June 9, 2015
This weekend I was in DC. On Saturday morning, I thought I’d take a stroll over to Georgetown to visit the site of Southworth’s house on Prospect St. and to see her gravestone in Oak Hill Cemetery, since I hadn’t paid a visit in about a decade. The cemetery, in the northeast corner of Georgetown, is home to many important figures from the nineteenth and twentieth centuries, including Secretary of War Edwin Stanton, “Home Sweet Home” songwriter John Howard Payne, a number of Civil War generals and Confederate spies, and Washington Post editor Katharine Graham. Jefferson Davis’s grave was even there until 1893.
On my previous visit to Southworth’s gravesite, I had been struck by the incredible modesty of the headstone, a simple marker giving no indication that this was the final resting place of one of the best-selling American authors of the nineteenth century and one of Georgetown’s biggest celebrities and leading citizens. Indeed, her name is carved on the stone along with the names of Southworth’s granddaughter, Gladys Lawrence, who had died as an infant in 1871, and her son Richmond, who died in 1900, the year after Southworth died. I’m very curious to know the story behind this modest marker, so very different than the gravestones–of eminent citizens and many “nobodies”–surrounding Southworth’s in the cemetery. Why did her children and friends not opt for a more grandiose memorial for her, one that made note of her phenomenal career and incredible life? Was the choice for a simple marker and a burial in the plot that already contained the granddaughter Southworth’s decision or her children’s? As a scholar of her life and work, this truly seems insufficient as a commemoration of her status as author and citizen of Georgetown.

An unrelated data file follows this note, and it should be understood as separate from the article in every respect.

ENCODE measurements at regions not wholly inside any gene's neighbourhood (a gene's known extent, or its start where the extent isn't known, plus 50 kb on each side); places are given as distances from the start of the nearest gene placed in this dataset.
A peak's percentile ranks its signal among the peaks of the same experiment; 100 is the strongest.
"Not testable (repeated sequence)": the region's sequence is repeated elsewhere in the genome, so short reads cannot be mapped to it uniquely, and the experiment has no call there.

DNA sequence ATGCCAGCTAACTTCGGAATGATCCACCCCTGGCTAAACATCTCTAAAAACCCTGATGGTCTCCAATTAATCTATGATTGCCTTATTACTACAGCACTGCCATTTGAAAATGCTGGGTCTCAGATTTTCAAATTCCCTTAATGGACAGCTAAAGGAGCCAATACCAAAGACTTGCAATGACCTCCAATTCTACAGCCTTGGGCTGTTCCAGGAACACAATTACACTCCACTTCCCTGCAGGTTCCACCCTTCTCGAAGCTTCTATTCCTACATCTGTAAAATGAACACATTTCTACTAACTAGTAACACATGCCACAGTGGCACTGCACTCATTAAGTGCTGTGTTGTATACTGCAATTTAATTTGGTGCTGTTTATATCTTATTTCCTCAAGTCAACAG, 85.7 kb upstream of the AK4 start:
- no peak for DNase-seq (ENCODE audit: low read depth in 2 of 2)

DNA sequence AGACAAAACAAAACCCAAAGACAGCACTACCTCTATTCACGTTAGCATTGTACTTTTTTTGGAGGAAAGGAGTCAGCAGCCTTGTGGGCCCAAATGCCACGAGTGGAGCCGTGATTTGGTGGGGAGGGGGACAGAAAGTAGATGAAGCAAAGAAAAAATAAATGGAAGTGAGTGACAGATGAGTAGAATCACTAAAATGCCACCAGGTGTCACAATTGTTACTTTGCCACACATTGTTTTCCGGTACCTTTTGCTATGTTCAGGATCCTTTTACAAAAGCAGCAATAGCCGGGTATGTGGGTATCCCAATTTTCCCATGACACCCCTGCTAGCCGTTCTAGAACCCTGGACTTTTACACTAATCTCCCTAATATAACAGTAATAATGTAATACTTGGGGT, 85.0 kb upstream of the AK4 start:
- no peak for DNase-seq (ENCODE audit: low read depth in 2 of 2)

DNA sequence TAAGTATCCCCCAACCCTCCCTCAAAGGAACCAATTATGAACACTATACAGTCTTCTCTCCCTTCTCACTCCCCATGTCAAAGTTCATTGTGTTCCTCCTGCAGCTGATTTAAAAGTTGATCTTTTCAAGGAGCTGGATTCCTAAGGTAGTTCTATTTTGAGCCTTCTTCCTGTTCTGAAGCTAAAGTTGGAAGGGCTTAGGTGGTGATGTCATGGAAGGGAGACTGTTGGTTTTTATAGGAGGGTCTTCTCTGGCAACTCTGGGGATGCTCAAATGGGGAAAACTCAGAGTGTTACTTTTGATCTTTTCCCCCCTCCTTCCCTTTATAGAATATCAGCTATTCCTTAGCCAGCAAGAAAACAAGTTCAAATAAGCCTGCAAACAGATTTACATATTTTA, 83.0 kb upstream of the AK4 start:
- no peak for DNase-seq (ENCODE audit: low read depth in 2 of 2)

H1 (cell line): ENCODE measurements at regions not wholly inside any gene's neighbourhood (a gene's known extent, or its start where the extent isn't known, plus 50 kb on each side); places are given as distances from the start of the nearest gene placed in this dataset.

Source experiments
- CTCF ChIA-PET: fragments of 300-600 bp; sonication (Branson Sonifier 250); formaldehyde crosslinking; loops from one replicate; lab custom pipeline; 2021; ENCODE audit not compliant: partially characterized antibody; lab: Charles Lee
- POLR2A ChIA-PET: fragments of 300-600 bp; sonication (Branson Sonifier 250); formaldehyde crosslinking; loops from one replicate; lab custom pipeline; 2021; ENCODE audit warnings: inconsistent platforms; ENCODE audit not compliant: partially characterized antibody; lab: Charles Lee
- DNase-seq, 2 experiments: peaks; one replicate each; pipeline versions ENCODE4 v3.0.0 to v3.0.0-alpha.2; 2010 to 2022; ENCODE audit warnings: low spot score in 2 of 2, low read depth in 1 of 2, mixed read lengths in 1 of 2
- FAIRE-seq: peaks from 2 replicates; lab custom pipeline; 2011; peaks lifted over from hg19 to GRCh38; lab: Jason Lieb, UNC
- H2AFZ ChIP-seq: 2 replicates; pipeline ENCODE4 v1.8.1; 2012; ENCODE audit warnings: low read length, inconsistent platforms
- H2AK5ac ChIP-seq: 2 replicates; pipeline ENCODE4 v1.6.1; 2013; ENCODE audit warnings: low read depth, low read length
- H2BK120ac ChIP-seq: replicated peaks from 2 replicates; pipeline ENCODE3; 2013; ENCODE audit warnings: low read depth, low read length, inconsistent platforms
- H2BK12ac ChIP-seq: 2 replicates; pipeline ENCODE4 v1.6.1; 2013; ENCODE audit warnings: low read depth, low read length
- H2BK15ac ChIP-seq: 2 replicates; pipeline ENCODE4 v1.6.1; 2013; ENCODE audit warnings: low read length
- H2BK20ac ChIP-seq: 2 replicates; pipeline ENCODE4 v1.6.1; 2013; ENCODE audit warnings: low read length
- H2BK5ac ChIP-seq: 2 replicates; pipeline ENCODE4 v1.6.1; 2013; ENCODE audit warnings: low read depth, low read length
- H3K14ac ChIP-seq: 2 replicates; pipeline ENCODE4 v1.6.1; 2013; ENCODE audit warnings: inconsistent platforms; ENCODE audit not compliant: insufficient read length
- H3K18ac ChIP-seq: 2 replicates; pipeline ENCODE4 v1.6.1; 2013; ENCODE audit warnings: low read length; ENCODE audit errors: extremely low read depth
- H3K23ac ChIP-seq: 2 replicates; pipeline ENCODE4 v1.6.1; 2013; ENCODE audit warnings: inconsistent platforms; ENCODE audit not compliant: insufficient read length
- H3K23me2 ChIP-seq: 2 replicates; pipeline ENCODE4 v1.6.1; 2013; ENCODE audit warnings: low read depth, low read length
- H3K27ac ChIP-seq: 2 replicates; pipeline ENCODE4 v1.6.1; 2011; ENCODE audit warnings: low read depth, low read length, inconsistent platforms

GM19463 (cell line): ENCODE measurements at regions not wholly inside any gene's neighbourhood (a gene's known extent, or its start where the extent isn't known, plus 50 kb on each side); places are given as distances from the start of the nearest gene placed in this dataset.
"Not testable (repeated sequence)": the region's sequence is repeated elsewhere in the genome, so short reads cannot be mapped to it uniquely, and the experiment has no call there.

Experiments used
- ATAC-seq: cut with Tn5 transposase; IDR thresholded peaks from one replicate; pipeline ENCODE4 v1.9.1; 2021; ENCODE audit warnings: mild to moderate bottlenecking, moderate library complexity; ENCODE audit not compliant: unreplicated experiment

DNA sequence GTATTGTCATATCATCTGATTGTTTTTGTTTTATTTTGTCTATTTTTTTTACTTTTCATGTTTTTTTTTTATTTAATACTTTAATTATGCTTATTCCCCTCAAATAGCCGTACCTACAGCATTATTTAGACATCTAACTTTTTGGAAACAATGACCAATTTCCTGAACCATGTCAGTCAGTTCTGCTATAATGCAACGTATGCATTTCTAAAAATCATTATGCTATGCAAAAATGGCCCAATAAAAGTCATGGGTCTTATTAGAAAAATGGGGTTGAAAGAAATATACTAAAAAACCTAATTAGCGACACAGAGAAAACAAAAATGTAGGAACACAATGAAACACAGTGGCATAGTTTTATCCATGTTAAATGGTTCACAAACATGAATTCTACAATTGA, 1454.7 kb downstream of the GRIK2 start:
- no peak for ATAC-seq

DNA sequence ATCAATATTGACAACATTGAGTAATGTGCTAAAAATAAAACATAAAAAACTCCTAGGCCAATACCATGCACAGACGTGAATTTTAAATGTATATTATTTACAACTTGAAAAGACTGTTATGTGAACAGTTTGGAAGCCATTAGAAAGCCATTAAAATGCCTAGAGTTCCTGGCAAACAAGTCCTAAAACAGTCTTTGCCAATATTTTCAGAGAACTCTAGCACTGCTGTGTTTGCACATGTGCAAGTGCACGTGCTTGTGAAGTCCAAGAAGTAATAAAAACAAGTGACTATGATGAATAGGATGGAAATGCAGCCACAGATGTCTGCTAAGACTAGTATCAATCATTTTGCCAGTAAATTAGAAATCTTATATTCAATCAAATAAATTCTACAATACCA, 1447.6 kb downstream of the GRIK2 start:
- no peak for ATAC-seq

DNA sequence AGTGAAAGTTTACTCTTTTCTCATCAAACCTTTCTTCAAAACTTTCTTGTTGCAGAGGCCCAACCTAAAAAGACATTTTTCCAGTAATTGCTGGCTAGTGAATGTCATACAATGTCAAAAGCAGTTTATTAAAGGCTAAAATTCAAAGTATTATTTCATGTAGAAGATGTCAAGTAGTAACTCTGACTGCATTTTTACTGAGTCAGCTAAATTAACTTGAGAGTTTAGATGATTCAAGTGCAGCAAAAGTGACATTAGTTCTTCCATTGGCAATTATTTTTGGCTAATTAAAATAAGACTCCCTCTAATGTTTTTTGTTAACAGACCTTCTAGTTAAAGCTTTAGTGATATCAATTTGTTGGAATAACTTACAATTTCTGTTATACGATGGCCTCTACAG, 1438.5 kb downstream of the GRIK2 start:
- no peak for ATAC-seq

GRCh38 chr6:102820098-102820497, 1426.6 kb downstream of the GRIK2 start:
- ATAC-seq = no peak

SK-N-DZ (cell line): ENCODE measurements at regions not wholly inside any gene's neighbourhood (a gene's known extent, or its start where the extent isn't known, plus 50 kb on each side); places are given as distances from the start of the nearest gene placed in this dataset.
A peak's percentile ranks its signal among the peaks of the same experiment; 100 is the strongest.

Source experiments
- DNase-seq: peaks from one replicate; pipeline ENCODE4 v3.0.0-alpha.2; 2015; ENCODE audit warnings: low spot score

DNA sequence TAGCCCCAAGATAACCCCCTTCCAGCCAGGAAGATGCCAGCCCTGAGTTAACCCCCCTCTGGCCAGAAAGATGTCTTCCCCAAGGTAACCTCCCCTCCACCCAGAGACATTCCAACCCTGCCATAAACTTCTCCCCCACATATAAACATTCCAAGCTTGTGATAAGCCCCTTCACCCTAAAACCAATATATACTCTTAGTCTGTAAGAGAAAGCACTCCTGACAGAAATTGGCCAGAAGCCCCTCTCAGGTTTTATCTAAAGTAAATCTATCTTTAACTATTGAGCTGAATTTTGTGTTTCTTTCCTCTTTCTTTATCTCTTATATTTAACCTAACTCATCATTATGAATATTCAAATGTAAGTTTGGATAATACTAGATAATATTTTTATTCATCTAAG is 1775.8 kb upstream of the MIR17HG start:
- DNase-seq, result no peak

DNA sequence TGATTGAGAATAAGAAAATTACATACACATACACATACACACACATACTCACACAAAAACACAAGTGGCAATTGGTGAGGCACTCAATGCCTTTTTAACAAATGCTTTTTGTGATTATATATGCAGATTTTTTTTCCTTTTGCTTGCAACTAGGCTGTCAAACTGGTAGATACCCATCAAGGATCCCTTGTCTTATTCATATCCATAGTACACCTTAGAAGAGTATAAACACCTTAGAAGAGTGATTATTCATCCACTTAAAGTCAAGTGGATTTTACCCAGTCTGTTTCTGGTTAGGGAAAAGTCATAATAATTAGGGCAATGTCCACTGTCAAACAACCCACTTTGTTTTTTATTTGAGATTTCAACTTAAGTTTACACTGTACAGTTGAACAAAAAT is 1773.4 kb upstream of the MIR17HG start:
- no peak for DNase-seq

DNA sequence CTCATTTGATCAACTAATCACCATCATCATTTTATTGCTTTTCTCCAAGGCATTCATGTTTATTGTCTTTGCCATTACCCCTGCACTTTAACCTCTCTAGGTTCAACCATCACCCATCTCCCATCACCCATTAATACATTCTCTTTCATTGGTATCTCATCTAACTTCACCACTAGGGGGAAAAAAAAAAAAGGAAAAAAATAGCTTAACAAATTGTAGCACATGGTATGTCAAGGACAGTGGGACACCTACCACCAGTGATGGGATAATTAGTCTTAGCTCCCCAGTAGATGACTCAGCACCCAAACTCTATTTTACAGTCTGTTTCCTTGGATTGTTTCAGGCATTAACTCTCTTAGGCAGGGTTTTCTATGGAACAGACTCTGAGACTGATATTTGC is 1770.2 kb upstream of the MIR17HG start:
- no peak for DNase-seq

To make matters worse, in the time since my previous visit, the gravestone has been knocked off its pedestal and it now leans against the pedestal and the nearby rock wall, with the tall grass growing up around it obscuring Richmond’s name and dates. It certainly is saddening to see the state of the grave and the neglect that the monument has received. While I’m pleased that the cemetery highlights Southworth’s in its map of prominent graves, it certainly seems Georgetown could do much better by her.